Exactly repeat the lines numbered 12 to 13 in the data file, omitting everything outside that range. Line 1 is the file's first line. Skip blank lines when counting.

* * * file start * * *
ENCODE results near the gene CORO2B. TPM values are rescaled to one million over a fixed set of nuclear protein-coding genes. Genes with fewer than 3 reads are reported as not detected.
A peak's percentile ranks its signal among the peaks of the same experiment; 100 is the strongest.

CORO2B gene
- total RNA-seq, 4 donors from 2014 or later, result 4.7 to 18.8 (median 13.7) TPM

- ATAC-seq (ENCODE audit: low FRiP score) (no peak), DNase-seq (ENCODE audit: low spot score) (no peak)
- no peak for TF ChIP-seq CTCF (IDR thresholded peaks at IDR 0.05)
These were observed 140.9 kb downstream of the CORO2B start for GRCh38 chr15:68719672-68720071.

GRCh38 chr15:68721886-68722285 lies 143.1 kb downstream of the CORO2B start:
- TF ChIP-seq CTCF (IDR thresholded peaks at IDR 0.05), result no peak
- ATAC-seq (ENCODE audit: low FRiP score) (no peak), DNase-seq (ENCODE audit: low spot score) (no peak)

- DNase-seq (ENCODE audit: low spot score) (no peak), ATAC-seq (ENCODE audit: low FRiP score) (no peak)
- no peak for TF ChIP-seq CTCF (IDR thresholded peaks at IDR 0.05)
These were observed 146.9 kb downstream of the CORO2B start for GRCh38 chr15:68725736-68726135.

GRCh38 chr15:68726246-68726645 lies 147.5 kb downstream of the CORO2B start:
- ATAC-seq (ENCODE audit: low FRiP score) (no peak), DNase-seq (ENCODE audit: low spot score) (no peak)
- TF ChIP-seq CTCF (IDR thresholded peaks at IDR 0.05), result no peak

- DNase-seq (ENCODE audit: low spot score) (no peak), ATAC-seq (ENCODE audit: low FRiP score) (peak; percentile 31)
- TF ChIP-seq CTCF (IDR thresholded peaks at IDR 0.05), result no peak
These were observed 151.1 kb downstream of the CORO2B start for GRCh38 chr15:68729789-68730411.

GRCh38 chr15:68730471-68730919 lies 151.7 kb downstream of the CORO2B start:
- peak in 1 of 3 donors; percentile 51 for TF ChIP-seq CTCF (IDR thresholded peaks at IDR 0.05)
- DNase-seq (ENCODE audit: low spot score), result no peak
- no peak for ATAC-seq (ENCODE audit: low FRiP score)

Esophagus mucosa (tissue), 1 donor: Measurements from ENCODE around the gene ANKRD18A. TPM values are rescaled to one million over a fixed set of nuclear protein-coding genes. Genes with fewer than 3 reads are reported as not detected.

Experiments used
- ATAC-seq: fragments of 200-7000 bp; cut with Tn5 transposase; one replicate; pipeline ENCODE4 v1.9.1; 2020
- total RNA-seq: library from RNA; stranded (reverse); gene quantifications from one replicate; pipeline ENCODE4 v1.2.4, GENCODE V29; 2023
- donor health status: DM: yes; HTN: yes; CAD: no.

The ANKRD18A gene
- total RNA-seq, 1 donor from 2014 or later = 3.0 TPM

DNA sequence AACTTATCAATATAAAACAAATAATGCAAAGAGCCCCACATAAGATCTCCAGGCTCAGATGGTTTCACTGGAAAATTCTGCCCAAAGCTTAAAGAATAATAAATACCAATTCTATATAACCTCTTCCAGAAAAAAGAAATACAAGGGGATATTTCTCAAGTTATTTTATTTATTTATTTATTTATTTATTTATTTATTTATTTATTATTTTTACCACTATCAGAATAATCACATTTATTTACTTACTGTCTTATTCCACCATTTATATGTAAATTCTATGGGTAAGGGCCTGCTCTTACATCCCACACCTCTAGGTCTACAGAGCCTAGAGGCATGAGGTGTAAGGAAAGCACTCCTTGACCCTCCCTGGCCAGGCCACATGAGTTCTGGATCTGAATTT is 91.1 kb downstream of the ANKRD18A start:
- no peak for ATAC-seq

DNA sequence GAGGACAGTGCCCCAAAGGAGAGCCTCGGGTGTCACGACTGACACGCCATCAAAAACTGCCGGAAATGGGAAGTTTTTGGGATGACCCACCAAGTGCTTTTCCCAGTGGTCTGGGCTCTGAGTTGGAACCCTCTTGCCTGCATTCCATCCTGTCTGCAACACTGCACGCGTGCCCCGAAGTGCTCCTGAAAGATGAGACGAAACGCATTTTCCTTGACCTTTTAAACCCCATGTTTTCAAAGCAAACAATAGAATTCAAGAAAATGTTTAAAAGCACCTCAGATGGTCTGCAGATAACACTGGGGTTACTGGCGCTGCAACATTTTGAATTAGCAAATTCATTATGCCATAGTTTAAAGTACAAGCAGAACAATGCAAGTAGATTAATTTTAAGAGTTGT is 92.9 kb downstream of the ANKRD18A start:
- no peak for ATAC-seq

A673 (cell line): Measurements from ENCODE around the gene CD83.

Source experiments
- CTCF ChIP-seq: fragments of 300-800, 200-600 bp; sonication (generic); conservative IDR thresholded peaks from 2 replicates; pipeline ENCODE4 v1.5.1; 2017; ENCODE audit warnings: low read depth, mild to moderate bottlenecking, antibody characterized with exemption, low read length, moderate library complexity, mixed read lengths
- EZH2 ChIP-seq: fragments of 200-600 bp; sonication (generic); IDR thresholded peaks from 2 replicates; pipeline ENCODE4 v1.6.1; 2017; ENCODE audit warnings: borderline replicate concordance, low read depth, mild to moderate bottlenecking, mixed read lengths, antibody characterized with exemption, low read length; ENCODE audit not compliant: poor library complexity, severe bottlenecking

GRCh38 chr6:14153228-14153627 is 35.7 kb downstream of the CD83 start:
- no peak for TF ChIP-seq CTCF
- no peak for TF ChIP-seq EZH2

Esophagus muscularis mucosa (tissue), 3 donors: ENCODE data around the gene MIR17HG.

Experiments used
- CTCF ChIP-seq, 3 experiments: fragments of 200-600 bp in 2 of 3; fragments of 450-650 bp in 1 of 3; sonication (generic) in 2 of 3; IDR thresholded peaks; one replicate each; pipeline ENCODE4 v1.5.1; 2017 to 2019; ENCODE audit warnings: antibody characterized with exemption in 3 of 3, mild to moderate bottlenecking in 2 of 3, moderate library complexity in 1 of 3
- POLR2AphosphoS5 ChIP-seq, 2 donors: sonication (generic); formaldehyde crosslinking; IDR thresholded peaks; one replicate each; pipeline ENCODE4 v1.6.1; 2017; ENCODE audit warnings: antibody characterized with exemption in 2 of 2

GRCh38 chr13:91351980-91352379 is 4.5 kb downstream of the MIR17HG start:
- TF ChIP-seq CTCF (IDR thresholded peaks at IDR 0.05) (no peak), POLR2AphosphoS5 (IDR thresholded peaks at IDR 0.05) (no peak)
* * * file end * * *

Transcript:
- no peak for TF ChIP-seq CTCF (IDR thresholded peaks at IDR 0.05)
These were observed 146.9 kb downstream of the CORO2B start for GRCh38 chr15:68725736-68726135.